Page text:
Once in France, Michel meets frustrations. He works up a series of public lectures based on his new philosophy, but they’re ill-received. Likewise, Michel’s old friends don’t understand the new him. “I soon realized, unfortunately, the impossibility of making myself understood. From our very first conversations, I was more of less obliged by them to act a part–either to resemble the man they thought I still was, or else appear to be pretending . . . you cannot be sincere and at the same time seem so.” It is after this that Michel takes up with the company that eventually turn him amoral: he revels late at night with the course peasants that work his land, and finds a soul-brother in for form of Ménalque, another French aristocrat. Again there are hints of homosexuality:
After the irritating criticisms and the inept compliments, his few words about my lecture were a relief. “You’re burning what you once worshipped,” he said. “Which is a good thing. You’re catching fire late, but that means there’s all the more to feed the flames with. I’m not yes sure I understand you completely; you interest me. . . . Have dinner with me tonight.”
“Dear Ménalque,” I answered, “you seem to forget I’m a married man.”
“Yes, that’s right,” he continued. “The friendly way you came up to me just now made me forget you aren’t free.”
True to Ménalque’s words, Michel feeds the flames with everything he’s got. Eventually his estates are ruined, his wife’s pregnancy a miscarriage and her life gone. Michel ends up alone in dark Africa leading a debauched life.
What’s impressive about this book, besides its exceedingly tight construction and prose, is how much it anticipates. Take this passage from Ménalque:
People dare not–they dare not turn the page. The laws of mimicry–I call them the laws of fear. People are afraid to find themselves alone, and don’t find themselves at all. I hate all this moral agoraphobia–it’s the worst kind of cowardice. You can’t create something without being alone. But who’s trying to create here? What seems different in yourself: that’s the one rare thing you possess, the one thing which gives each of us his worth; and that’s just what we try to suppress. We imitate. And we claim to love life.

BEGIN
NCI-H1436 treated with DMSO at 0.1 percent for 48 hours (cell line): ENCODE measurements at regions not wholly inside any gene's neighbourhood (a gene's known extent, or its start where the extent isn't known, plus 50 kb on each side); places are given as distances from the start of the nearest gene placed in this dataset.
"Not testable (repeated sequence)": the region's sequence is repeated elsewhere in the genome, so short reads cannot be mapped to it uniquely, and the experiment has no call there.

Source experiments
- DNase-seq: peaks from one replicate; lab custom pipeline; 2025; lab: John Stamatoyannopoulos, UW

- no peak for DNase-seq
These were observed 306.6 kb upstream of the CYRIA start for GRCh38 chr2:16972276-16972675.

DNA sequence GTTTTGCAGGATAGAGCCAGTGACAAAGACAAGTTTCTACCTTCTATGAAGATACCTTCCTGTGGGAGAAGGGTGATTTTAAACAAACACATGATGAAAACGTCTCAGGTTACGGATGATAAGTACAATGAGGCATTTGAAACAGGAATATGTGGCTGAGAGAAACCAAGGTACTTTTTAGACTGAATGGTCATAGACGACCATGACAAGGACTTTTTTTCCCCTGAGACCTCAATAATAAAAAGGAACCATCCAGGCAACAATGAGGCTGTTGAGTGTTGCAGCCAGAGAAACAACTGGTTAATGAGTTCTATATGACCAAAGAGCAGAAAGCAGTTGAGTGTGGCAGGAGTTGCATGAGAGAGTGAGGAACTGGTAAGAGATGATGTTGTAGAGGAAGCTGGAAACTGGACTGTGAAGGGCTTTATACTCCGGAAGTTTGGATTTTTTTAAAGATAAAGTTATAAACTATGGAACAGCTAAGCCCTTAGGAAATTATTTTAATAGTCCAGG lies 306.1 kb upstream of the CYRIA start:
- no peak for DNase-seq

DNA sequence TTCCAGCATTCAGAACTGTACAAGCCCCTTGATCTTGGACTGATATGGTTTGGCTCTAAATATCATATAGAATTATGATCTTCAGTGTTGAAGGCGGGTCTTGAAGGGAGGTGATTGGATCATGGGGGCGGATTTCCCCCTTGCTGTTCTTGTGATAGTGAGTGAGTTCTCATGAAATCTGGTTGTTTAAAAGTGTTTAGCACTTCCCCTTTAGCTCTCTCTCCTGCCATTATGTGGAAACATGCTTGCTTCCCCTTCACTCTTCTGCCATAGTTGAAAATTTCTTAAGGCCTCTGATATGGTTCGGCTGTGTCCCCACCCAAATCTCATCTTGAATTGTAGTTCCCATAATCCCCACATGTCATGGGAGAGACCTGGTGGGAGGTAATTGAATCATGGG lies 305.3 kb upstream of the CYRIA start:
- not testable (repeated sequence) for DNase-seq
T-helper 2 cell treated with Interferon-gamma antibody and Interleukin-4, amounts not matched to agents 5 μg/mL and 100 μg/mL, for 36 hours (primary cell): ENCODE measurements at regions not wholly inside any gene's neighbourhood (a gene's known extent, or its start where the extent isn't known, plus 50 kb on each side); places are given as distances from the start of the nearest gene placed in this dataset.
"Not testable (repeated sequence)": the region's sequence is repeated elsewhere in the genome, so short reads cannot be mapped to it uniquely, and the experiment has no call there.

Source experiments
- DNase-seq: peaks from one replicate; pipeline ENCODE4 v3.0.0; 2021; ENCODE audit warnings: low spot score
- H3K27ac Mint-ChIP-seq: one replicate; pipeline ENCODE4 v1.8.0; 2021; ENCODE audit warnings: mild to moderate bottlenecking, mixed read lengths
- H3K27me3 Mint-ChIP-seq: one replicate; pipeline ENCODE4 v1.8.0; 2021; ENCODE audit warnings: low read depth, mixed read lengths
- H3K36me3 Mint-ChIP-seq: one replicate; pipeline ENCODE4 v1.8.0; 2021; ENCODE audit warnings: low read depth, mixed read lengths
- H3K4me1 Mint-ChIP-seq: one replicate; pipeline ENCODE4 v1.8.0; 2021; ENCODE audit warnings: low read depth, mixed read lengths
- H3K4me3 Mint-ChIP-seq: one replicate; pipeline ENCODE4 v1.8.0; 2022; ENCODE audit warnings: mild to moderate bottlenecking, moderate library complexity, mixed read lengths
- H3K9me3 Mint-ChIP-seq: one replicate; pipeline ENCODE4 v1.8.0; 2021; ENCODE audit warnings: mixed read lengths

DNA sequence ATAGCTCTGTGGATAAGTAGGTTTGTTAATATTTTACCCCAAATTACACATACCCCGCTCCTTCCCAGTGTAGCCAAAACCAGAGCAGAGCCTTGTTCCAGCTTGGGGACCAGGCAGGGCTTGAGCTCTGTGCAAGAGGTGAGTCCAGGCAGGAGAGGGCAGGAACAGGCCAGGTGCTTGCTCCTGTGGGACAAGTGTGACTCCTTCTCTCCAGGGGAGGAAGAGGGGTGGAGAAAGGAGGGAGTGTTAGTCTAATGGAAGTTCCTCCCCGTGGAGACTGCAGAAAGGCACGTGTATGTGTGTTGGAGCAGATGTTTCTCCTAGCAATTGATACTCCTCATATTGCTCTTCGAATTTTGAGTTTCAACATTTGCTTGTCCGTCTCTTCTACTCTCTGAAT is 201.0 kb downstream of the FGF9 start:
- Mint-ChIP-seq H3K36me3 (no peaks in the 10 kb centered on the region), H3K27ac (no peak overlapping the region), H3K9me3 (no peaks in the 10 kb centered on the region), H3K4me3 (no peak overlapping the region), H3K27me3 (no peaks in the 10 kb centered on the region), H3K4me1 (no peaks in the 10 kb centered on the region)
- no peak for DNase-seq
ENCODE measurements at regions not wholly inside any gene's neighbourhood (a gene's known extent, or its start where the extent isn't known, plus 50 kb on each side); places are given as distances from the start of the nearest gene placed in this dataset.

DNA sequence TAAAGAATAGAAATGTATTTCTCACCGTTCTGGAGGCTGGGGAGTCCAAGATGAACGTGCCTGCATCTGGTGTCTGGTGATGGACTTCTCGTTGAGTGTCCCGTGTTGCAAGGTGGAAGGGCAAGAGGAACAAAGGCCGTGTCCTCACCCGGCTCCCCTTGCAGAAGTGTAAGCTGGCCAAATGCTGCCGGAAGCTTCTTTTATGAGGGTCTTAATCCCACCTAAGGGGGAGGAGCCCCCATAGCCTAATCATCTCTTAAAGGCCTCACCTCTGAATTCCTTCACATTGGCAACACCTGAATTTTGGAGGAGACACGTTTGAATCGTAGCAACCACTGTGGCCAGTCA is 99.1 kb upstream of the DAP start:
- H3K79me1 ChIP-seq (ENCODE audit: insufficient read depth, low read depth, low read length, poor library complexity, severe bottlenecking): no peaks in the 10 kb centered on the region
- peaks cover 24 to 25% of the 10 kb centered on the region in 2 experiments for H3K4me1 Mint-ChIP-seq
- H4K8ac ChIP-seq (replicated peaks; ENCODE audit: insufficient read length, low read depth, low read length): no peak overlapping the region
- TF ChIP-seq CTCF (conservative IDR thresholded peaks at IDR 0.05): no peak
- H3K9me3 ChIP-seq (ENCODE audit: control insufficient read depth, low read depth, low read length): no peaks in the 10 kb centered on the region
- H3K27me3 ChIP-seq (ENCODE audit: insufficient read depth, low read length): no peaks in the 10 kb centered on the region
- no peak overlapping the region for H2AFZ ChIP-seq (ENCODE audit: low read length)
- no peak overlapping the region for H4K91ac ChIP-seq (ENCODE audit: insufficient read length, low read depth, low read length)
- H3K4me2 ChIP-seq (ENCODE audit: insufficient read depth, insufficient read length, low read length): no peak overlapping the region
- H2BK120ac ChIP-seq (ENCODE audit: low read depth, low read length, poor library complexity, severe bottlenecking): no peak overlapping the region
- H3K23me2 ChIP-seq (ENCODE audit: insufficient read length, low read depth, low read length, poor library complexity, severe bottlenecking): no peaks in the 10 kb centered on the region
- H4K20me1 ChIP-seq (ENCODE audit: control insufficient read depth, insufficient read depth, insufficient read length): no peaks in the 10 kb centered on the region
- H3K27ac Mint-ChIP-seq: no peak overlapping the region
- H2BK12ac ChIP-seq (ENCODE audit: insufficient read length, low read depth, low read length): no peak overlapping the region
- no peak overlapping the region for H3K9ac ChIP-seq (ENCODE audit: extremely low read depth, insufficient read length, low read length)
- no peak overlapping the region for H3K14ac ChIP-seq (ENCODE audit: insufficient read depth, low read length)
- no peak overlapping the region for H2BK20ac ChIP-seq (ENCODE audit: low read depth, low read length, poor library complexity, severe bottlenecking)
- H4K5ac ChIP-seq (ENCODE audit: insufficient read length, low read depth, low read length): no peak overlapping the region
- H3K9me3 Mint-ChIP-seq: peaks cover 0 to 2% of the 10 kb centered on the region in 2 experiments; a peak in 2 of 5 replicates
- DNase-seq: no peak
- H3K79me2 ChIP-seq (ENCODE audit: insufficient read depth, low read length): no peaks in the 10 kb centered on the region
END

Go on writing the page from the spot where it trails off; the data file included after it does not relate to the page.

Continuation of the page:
It’s not too far a leap from this to the ’50s and ’60s when the Beats, Abstract Expressionists, and filmmaker John Cassavetes tried to find ways to penetrate self-imposed societal masks. Not much further beyond are anti-corporate, transgressive authors like Chuck Palahiuk, Bret Easton Ellis, and, more eloquently, David Foster Wallace. But for the erudition, do Ménalque’s words really sound that much different from Tyler Durden’s?
What proves to be the key difference is that whereas Gide ends his book in Michel’s pit of infamy (presumably this is not only the end of the book, but of Michel as well), an author like Palahiuk or Foster Wallace would regard this more as a necessary step on the path to self-renewal. Durden would call what Michel has done “hitting rock bottom,” but for him it is not an end in itself. Rather, it’s a necessary precondition for finding the self that has been hidden under layers of societal and corporate programming. Gide seems to think, at least in Michel’s case, that the true self is the amoral hedonist. Even if he isn’t saying that this is always what happens (Ménalque seems to end up all right), Gide is at least professing a much darker, more fraught view of hitting rock bottom than more recent authors.
Not many books as old as the Immoralist continue to be as relevant as Gide’s has. Although some of it has inevitably aged, his examination of how Michel “becomes free” and whether or not he has “the capacity to be free” remains a worthwhile voice in this age of authors preoccupied with getting free from societal influences. Beyond that it’s simply an elegant character study–well-written, tightly built, continually interesting and surprising.